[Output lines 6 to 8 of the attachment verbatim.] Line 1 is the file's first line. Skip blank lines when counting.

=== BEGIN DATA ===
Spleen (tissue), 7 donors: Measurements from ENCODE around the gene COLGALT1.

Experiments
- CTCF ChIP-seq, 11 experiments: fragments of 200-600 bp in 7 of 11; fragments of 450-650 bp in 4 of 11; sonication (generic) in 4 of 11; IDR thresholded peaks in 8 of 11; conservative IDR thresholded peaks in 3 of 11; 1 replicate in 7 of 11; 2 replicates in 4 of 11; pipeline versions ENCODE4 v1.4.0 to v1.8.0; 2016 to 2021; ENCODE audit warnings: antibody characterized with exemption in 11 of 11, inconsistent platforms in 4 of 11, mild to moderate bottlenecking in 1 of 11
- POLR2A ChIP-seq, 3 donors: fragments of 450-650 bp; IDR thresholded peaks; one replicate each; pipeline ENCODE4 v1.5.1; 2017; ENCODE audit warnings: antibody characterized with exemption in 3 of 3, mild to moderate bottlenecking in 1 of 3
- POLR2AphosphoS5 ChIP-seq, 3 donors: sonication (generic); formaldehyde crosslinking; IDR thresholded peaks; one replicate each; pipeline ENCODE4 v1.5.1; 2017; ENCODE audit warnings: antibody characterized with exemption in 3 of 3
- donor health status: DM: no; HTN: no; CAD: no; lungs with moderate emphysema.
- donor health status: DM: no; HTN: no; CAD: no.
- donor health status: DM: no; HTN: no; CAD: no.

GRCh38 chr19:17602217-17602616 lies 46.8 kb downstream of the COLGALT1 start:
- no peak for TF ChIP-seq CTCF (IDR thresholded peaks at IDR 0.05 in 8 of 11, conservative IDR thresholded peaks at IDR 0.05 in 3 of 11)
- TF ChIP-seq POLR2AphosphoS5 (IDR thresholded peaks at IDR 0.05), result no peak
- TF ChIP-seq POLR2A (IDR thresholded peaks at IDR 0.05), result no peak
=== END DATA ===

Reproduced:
- donor health status: DM: no; HTN: no; CAD: no; lungs with moderate emphysema.
- donor health status: DM: no; HTN: no; CAD: no.
- donor health status: DM: no; HTN: no; CAD: no.